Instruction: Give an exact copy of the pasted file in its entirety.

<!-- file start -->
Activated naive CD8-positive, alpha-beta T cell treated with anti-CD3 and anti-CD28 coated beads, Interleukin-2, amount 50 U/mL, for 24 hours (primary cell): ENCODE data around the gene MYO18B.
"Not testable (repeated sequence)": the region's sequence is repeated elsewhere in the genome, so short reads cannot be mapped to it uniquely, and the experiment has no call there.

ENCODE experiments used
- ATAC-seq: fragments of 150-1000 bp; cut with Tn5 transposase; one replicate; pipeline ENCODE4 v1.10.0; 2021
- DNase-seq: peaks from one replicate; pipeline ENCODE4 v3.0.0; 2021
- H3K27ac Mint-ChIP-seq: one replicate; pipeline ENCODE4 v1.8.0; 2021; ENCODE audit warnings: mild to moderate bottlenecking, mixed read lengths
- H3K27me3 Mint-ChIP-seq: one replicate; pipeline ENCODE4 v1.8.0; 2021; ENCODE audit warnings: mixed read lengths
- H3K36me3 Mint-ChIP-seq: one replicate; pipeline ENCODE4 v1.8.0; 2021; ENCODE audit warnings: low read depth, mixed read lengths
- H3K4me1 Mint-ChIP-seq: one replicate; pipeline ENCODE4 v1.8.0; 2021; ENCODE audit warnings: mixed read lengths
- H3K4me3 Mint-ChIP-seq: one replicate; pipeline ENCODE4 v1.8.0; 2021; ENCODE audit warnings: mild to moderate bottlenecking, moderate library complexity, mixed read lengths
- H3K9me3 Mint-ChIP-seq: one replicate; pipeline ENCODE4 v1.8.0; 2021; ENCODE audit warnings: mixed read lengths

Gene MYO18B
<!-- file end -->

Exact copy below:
Activated naive CD8-positive, alpha-beta T cell treated with anti-CD3 and anti-CD28 coated beads, Interleukin-2, amount 50 U/mL, for 24 hours (primary cell): ENCODE data around the gene MYO18B.
"Not testable (repeated sequence)": the region's sequence is repeated elsewhere in the genome, so short reads cannot be mapped to it uniquely, and the experiment has no call there.

ENCODE experiments used
- ATAC-seq: fragments of 150-1000 bp; cut with Tn5 transposase; one replicate; pipeline ENCODE4 v1.10.0; 2021
- DNase-seq: peaks from one replicate; pipeline ENCODE4 v3.0.0; 2021
- H3K27ac Mint-ChIP-seq: one replicate; pipeline ENCODE4 v1.8.0; 2021; ENCODE audit warnings: mild to moderate bottlenecking, mixed read lengths
- H3K27me3 Mint-ChIP-seq: one replicate; pipeline ENCODE4 v1.8.0; 2021; ENCODE audit warnings: mixed read lengths
- H3K36me3 Mint-ChIP-seq: one replicate; pipeline ENCODE4 v1.8.0; 2021; ENCODE audit warnings: low read depth, mixed read lengths
- H3K4me1 Mint-ChIP-seq: one replicate; pipeline ENCODE4 v1.8.0; 2021; ENCODE audit warnings: mixed read lengths
- H3K4me3 Mint-ChIP-seq: one replicate; pipeline ENCODE4 v1.8.0; 2021; ENCODE audit warnings: mild to moderate bottlenecking, moderate library complexity, mixed read lengths
- H3K9me3 Mint-ChIP-seq: one replicate; pipeline ENCODE4 v1.8.0; 2021; ENCODE audit warnings: mixed read lengths

Gene MYO18B